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Amid drought, party politics

Authorities in Banteay Meanchey province fill barrels with water yesterday for distribution to people facing a shortage of clean water. Photo supplied
Authorities in Banteay Meanchey province fill barrels with water yesterday for distribution to people facing a shortage of clean water. Photo supplied

Amid drought, party politics

Prime Minister Hun Sen yesterday called on all authorities to help relieve tens of thousands of drought-stricken Cambodians, but not without injecting some partisan politics into the mix.

“I appealed to all other political parties, both old and new, to take action [to supply water to people], and we are waiting to see which party can show up,” the prime minister told the audience while inaugurating a national road in Banteay Meanchey province.

“I appealed to all CPP working groups to resolve the water supply to their local constituencies.”

Hun Sen added that during the upcoming commune and national elections, the public will remember which parties stepped up to help.

Opposition lawmaker Yim Sovann yesterday said that while the CNRP is doing its best to collect relief donations from supporters around the world, providing disaster relief is the ruling party’s responsibility, according to the constitution.

“The ruling party collects the taxes, the international assistance, the international loans … and makes up the National Committee for Disaster Management,” said Sovann, who added that there would “not be this big of a problem” had the government prepared more thoroughly.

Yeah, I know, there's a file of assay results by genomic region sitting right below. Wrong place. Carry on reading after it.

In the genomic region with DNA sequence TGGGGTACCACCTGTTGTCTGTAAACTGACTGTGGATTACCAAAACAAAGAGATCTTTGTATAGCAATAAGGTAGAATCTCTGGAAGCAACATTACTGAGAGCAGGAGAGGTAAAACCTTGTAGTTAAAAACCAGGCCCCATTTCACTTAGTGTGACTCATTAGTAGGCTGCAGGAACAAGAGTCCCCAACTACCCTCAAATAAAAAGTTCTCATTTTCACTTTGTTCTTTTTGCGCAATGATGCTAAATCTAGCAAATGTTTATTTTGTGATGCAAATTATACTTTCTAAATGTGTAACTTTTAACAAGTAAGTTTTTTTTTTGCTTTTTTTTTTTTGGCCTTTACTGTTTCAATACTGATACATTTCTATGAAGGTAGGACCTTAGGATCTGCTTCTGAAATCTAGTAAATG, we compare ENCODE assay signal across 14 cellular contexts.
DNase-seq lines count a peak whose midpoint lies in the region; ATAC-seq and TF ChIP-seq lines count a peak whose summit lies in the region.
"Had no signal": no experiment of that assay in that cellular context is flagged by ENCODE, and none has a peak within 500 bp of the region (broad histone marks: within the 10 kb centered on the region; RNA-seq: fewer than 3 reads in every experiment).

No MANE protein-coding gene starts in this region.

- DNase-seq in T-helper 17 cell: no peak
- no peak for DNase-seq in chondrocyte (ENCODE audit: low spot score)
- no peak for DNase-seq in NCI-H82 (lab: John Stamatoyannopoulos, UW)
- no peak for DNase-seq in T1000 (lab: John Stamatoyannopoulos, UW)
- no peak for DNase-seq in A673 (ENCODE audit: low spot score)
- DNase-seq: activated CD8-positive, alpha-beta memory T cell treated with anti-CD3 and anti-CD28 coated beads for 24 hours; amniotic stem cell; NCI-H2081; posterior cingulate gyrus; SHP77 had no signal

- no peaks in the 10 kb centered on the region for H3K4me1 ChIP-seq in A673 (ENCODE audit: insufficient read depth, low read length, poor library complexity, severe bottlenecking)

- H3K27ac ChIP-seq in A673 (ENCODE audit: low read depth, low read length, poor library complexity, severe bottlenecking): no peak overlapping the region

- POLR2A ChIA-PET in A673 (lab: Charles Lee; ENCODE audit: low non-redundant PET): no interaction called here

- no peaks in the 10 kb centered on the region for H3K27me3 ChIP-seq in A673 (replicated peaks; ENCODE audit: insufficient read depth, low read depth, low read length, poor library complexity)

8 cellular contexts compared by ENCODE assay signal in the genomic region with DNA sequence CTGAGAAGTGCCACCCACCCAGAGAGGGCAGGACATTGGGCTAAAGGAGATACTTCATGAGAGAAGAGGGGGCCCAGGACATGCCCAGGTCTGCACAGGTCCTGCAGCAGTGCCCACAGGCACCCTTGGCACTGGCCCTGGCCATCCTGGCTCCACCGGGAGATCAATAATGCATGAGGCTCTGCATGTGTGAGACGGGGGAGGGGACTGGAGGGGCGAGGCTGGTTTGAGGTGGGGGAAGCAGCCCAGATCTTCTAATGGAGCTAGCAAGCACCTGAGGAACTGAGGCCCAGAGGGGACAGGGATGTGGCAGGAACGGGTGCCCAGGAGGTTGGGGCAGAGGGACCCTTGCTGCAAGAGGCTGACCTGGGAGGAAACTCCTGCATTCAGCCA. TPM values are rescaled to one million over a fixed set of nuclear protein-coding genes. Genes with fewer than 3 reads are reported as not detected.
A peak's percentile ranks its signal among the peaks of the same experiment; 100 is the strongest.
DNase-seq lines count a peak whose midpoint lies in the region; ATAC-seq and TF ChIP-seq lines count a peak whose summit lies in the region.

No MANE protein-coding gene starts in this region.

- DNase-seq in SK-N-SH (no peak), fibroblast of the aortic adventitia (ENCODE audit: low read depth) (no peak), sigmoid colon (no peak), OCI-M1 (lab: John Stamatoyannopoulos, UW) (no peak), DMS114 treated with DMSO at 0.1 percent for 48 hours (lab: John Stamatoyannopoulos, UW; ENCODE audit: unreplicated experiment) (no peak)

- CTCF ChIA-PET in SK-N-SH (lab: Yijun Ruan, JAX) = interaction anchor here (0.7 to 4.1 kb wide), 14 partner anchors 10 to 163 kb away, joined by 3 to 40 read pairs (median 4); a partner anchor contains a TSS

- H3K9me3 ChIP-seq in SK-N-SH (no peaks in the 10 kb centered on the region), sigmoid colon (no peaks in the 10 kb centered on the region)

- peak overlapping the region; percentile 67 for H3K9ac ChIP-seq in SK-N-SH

Indeed, the CPP has long been conflated with the government by a large chunk of the populace, said Sok Sam Oeun, director of the Cambodia Defenders Project, who questioned the rationale of putting the onus on parties who have no control over the apparatus of government.

Hun Sen wants the other parties to “help how?”, Sam Oeun asked. “The government has all of the funds.”

The agricultural NGO CEDAC similarly said on Monday that the Ministry of Water Resources knew about the coming drought since last year but the government had not adequately prepared.

Despite 2016 shaping up to be a “disaster year,” Hun Sen decided not to declare a state of emergency. However, during his speech, he called on the armed forces, the NCDM, the Cambodian Red Cross – which is run by his wife, Bun Rany – and private companies to help.

At the ceremony, Hun Sen symbolically poured water from a large tank into containers brought by drought-stricken residents of the province.

Keo Vy, spokesman for the National Center for Disaster Management, said yesterday that the drought was forecast to continue until July due to the impact of the severe El Niño cycle.

Vy said the NCDM currently estimated about 10,000 families are “severely” suffering from the water shortage. The drought has so far hit 18 of Cambodia’s 25 provinces.

Men Neary Sopheak, spokesman for the Cambodian Red Cross, said that all provincial offices are already working with local authorities to dig between 20 to 200 wells in each affected area.

Defence Ministry spokesman Chhum Socheat, meanwhile, said that all military divisions in the provinces are preparing pumps to transfer water from existing supplies to the drought-stricken areas.

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